BISMARCK, N.D. (CN) — Sitting Bull would be proud. Two weeks ago, members of the Dakota, Lakota and Yankton Sioux set up tipis in camps on a tributary of the Missouri River — a Spiritual Camp and a Warrior Camp — to fight a crude oil pipeline they fear will poison the Missouri River. For the moment, they have stood off the pipeline company and the Army Corps of Engineers.
Two hearings are set in North Dakota Federal Court this week: on Wednesday, the court will consider the Standing Rock Sioux Tribe's July 27 lawsuit against the Army Corps of Engineers. The tribe challenged the Army's approvals of the pipeline on environmental and procedural grounds.
"The construction and operation of the pipeline, as authorized by the Corps, threatens the tribe's environmental and economic well-being, and would damage and destroy sites of great historic, religious, and cultural significance to the tribe," the tribe said in the lawsuit filed by EarthJustice.
Dakota Access sued back last Monday, seeking a restraining order against the protesters, who had prevented its workers from entering the work site.
On Tuesday, Aug. 16, U.S. District Judge Daniel Hovland granted Dakota Access the temporary restraining order. Hovland will hear arguments Thursday, Aug. 25, on whether to make the order permanent.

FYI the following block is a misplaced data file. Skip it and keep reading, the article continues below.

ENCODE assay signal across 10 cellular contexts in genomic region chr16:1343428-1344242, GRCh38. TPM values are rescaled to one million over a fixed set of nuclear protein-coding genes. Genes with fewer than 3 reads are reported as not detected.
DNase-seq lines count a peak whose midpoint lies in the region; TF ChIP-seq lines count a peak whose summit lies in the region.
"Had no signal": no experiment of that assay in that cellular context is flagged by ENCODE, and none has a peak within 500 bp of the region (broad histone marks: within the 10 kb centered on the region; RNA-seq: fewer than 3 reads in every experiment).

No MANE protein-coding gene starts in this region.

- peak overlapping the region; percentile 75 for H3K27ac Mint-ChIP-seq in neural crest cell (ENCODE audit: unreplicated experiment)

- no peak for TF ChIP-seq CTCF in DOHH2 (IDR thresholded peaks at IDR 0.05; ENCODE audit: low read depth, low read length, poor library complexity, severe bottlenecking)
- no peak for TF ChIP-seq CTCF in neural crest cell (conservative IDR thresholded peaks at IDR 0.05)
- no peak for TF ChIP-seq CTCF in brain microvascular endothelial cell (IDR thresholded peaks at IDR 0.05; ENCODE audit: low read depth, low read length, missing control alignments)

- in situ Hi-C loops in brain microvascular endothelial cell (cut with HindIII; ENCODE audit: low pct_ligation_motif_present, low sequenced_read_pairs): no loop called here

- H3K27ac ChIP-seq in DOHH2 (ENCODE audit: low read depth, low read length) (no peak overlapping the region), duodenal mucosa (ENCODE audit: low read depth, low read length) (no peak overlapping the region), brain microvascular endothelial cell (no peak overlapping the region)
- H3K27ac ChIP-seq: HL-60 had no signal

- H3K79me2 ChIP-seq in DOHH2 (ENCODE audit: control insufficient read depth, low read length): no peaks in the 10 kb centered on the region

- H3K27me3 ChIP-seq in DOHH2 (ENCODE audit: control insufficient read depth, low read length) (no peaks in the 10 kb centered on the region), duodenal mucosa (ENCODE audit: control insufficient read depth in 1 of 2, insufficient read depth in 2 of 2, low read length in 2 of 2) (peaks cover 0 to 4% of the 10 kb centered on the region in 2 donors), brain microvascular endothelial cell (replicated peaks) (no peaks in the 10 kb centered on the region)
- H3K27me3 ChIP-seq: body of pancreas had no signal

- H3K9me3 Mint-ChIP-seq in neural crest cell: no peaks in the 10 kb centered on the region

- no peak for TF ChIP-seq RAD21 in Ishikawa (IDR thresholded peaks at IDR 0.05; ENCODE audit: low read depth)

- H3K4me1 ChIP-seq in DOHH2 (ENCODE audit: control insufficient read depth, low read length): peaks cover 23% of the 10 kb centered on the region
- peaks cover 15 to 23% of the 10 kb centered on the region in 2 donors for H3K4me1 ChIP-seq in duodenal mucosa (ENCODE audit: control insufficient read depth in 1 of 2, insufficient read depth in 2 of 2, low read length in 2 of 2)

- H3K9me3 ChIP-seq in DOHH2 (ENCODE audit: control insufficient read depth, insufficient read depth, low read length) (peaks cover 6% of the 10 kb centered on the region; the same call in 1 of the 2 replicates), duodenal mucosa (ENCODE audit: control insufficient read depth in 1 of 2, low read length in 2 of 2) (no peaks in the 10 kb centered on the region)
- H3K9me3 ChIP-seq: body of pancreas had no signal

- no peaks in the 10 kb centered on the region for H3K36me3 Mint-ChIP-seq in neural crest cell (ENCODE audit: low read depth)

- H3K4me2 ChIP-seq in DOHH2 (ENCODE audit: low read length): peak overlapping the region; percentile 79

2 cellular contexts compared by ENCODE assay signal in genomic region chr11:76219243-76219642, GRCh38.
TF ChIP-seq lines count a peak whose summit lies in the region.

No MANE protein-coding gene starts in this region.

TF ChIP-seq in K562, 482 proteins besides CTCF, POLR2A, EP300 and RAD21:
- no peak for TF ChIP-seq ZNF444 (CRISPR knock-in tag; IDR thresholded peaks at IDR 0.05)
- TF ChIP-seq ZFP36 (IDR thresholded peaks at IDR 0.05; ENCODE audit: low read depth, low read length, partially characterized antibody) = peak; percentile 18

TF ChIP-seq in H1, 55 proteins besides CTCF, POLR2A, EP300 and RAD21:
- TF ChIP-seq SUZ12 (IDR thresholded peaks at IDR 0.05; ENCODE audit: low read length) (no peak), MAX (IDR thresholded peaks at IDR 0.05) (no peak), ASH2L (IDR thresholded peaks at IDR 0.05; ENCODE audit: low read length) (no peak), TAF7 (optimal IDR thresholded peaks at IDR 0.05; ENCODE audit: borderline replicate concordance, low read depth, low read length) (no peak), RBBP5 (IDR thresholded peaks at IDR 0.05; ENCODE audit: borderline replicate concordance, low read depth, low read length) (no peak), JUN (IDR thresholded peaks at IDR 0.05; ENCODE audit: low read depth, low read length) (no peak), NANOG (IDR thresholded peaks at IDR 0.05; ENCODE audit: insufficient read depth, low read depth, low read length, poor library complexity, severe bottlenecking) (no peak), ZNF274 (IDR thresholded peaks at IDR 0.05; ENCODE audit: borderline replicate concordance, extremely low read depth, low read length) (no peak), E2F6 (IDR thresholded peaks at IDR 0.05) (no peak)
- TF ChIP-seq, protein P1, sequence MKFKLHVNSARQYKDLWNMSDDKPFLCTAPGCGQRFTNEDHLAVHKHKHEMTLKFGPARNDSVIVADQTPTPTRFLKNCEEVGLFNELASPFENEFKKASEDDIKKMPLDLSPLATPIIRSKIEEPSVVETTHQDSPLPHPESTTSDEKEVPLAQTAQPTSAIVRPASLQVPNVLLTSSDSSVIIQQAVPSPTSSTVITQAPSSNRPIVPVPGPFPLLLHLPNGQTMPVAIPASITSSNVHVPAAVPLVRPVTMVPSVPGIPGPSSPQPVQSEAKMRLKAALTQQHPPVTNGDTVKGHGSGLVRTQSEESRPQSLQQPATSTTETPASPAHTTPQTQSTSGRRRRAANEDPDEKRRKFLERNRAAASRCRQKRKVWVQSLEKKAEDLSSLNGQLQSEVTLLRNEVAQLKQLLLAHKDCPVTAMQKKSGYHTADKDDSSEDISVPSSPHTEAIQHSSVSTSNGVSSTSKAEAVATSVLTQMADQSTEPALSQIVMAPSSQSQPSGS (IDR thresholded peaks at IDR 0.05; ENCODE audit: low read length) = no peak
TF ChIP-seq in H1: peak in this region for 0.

Morton County Sheriff Kyle Kirschmeier warned the public last week to stay away from the site, saying Sioux protesters were carrying weapons, including pipe bombs, and that visitors risked assault.
A Thursday afternoon visit to the protest site, 30 miles south of the state capital, revealed no indications of threats or violence — just the opposite.
Residents of the Sacred Stone Spiritual Camp and Red Warrior Camp were celebrating the sheriff's announcement, on Prairie Public Broadcasting, that "construction of the Dakota Access pipeline south of Mandan, has been stopped — for safety reasons."
A spokesman for Energy Transfer Partners, the corporate parent of Dakota Access, which is building the 30-inch-diameter pipeline, told The Wall Street Journal that "construction has been halted at the protest site," pending the Aug. 24 court hearing, but that work on the pipeline "continues elsewhere."
Dallas-based Energy Transfer Partners wants to pump 470,000 barrels of oil a day, from the Bakken Oil Fields in western North Dakota, 1,168 miles to a terminus in Southern Illinois, to be shipped on other pipelines to the Gulf of Mexico.
Standing Rock Tribal Chairman Dave Archambault, lead defendant in Dakota Access's lawsuit and one of 28 protesters arrested last week, denied the pipeline company's and the sheriff's allegations of threats and violence.
"The position of our tribe is clear: There's no place for threats, violence or criminal activity," Archambault told Prairie Public Broadcasting. "That is simply not our way."
Historians might raise an eyebrow at that — without questioning the claims on either side of this story.
The Standing Rock Sioux